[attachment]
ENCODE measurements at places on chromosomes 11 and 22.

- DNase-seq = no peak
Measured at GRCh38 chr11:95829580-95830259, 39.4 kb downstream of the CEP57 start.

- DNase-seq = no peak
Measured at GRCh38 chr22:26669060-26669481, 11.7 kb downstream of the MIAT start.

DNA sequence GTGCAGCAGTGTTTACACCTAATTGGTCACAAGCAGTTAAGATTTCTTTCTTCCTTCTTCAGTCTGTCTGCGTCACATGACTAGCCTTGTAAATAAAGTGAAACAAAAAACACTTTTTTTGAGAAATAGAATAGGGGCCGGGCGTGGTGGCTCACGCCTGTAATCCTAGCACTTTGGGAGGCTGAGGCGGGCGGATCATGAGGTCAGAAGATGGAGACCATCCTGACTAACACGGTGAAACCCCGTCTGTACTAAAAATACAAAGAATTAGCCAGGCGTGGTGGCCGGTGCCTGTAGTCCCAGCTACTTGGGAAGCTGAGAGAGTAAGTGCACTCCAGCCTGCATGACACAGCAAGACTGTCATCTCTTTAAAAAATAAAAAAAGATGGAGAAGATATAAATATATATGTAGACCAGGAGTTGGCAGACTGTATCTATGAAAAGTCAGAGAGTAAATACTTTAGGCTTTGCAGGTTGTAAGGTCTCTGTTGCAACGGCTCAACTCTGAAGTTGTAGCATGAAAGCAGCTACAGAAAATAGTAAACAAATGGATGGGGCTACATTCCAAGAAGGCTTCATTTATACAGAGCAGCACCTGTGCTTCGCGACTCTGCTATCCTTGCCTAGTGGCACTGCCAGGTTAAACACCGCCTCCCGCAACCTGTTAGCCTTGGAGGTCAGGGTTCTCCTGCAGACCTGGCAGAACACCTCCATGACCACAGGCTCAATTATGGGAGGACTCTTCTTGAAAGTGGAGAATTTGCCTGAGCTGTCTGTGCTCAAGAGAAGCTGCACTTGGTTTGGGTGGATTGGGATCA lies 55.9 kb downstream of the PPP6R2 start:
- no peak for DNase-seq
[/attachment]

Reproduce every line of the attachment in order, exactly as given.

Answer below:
ENCODE measurements at places on chromosomes 11 and 22.

- DNase-seq = no peak
Measured at GRCh38 chr11:95829580-95830259, 39.4 kb downstream of the CEP57 start.

- DNase-seq = no peak
Measured at GRCh38 chr22:26669060-26669481, 11.7 kb downstream of the MIAT start.

DNA sequence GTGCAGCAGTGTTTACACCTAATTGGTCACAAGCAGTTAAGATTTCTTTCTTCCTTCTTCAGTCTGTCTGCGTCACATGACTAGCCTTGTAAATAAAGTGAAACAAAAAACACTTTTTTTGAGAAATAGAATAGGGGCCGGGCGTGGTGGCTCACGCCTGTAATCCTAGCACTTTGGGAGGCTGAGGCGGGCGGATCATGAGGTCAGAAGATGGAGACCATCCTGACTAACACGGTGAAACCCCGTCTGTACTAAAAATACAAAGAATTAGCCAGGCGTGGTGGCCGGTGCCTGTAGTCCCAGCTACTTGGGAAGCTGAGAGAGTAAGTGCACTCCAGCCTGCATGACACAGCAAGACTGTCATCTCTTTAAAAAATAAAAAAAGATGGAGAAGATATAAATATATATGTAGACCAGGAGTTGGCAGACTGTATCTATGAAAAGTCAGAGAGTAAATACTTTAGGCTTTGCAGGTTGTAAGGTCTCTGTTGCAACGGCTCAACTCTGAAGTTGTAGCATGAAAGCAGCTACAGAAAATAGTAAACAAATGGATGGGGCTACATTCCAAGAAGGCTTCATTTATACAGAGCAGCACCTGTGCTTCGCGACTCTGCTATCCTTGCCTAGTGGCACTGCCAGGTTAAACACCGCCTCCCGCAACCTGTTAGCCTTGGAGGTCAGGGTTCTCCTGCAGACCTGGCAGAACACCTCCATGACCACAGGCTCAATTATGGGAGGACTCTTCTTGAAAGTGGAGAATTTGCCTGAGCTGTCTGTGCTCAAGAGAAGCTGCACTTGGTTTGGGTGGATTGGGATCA lies 55.9 kb downstream of the PPP6R2 start:
- no peak for DNase-seq